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Fishery Business Players Urge on Eco-Friendly Management Practices


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Businessmen expect for positive incentive and support from the government when they are successful in obtaining certification on environmentally-friendly fishery products. In addition to that, fishery businessmen also expect for simplification and facility in processing the environmentally-friendly fishery certification scheme. These expectations were delivered in 2-day Seafood Savers Plenary Meeting on 14-15 February 2012 in Shangri-La Hotel. The meeting was attended by representatives from the Directorates of Foreign Marketing and Fishery Resources (SDI) from the Ministry of Marine Affairs and Fisheries (KKP), dozens of local and international fishery businessmen, Indonesia Chamber of Commerce (Kadin), investors, academics, and marine observer community.

The incentives expected by the businessmen is a form of payment for environmental services that they have done in saving the fishery stock and in putting efforts for natural resources conservation. Roosdinal Salim, a representative from Kadin expressed that the adopted certification should become the standard acknowledged by all parties, so that other claims of certificate forms can be prevented. Therefore, the authority which can work in collaboration with several independent parties should initially establish things like logistics, infrastructures, and accessible and reliable management.

Some parties begin to feel the decreasing fishery stock, as perceived by Heru Purnomo, an exporter of live reef fish to Hong Kong and China, in the last decade. Ten years ago, his business was run in the exploitative area in the western of Indonesia. Today, his company moves the catch area to the central part of Indonesia. Realizing the impacts of excessive catch, Heru starts applying strict rules to fishermen supplying fish to his company; such as, the rules on minimum and maximum catch weights, not to use potash/cyanide, and fishing only in the designated area. However, Heru feels that his efforts are now followed by other businessmen. This is reflected from the number of catches which decreased by 30% in 2010 from 2009; and 30% decrease in 2011 from 2010. Heru estimates that the central part of Indonesia will survive only until the next 4-5 years if there is no comprehensive policy breakthrough in fishery sector.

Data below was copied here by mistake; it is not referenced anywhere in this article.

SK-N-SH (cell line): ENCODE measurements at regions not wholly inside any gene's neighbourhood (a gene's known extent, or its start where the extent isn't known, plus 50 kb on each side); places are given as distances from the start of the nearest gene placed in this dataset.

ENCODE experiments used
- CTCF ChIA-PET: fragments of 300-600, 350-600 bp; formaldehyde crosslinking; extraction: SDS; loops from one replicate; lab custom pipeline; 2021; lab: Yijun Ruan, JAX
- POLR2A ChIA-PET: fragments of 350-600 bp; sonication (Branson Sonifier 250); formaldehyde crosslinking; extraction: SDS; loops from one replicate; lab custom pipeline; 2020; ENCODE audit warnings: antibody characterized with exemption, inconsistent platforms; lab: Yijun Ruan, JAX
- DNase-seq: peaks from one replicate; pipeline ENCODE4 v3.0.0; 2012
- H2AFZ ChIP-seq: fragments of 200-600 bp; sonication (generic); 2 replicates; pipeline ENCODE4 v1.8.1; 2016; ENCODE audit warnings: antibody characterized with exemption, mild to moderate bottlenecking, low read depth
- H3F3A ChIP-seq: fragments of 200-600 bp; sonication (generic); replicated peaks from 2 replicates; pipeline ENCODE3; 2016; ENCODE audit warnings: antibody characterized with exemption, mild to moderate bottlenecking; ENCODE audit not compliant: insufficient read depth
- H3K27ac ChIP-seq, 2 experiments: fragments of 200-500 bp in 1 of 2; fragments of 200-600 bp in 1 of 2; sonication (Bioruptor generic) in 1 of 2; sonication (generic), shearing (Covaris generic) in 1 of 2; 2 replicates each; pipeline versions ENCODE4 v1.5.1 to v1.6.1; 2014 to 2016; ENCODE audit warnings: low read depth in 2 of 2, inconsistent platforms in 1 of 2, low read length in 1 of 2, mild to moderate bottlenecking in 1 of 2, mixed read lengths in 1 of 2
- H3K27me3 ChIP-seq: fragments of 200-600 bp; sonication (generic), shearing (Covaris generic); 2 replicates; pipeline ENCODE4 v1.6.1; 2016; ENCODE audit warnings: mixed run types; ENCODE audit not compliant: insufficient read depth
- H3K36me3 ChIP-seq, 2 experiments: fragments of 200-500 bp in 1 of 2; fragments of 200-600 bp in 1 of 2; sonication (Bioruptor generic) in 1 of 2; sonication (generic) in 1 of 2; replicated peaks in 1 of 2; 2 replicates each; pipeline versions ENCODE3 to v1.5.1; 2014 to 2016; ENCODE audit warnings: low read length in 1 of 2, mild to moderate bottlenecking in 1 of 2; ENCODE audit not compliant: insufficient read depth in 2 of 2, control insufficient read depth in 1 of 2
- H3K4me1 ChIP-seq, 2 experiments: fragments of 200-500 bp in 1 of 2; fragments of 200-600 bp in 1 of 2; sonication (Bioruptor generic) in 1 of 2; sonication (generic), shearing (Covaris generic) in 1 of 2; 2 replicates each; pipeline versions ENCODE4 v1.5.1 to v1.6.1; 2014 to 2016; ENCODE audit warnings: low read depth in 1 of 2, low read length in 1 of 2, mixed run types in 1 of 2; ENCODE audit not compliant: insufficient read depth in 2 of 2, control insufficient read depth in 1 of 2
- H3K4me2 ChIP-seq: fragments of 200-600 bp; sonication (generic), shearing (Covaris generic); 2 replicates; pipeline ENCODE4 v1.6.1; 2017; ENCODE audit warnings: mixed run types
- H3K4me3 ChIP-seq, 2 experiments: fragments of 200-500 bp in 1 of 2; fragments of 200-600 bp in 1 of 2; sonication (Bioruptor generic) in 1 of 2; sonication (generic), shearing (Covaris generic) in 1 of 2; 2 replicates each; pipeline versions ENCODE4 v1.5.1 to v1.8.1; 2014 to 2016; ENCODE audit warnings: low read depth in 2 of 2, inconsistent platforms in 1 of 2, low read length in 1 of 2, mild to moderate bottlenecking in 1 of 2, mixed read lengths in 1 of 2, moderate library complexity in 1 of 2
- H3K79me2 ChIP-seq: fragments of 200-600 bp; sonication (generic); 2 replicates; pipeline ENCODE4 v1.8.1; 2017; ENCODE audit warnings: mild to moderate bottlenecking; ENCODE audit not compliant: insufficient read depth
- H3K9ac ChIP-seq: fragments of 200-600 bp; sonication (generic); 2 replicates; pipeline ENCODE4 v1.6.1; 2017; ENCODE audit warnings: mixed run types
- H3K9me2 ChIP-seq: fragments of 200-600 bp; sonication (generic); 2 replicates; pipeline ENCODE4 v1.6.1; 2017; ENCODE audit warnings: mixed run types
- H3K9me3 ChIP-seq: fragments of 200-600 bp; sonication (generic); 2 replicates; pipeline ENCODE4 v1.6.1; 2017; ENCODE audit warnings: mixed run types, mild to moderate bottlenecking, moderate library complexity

During the same occasion, Saut Hutagalung, the Director for Foreign Marketing of KKP stated that the Indonesian fisheries export number increased to USD 3.31 million in 2011 from USD 2.86 million in 2010. However, this increase does not reflect positive comparison with the catch number from the nature; in the same period, tuna increased only 1.02%. Heru’s and Saut’s statements are in line with the statement conveyed by Hary Christijanto, the Head of SDI’s Marine Territory Sub-division of KKP saying that in average the fisheries management areas in Indonesia have reached a status of fully exploited.

Shangril-La Hotel, represented by the Corporate Social Responsibility (CSR) division, Zainal Arifin stated that they are ready to step further in meeting consumers’ growing demand on the environmentally-friendly fisheries products. Currently the hotel has just removed shark fin soup from the restaurant menu since 17 January 2012. Further, they hope with the Seafood Savers scheme developed by WWF-Indonesia, they can improve to a better level.

This two-day meeting has become one of the important milestones for Seafood Savers journey since the first initial meeting in October 2009. During this Seafood Savers meeting, WWF published a guideline for the institutions interested in joining and improving their business practices. Today, around 12 companies have submitted their applications to join in Seafood Savers and will immediately start the assessment stage and meet the mandatory requirements.

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